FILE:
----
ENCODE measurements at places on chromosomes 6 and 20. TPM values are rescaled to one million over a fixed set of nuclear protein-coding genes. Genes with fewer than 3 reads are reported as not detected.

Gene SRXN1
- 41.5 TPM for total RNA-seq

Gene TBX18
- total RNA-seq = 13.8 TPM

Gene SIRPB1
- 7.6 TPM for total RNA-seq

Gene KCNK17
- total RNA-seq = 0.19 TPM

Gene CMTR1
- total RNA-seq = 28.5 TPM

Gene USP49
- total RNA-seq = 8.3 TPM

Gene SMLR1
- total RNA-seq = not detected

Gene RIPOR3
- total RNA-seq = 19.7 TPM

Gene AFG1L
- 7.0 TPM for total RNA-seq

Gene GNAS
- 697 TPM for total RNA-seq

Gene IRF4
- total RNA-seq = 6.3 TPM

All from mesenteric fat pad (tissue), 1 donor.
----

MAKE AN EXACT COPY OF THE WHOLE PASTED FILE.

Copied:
ENCODE measurements at places on chromosomes 6 and 20. TPM values are rescaled to one million over a fixed set of nuclear protein-coding genes. Genes with fewer than 3 reads are reported as not detected.

Gene SRXN1
- 41.5 TPM for total RNA-seq

Gene TBX18
- total RNA-seq = 13.8 TPM

Gene SIRPB1
- 7.6 TPM for total RNA-seq

Gene KCNK17
- total RNA-seq = 0.19 TPM

Gene CMTR1
- total RNA-seq = 28.5 TPM

Gene USP49
- total RNA-seq = 8.3 TPM

Gene SMLR1
- total RNA-seq = not detected

Gene RIPOR3
- total RNA-seq = 19.7 TPM

Gene AFG1L
- 7.0 TPM for total RNA-seq

Gene GNAS
- 697 TPM for total RNA-seq

Gene IRF4
- total RNA-seq = 6.3 TPM

All from mesenteric fat pad (tissue), 1 donor.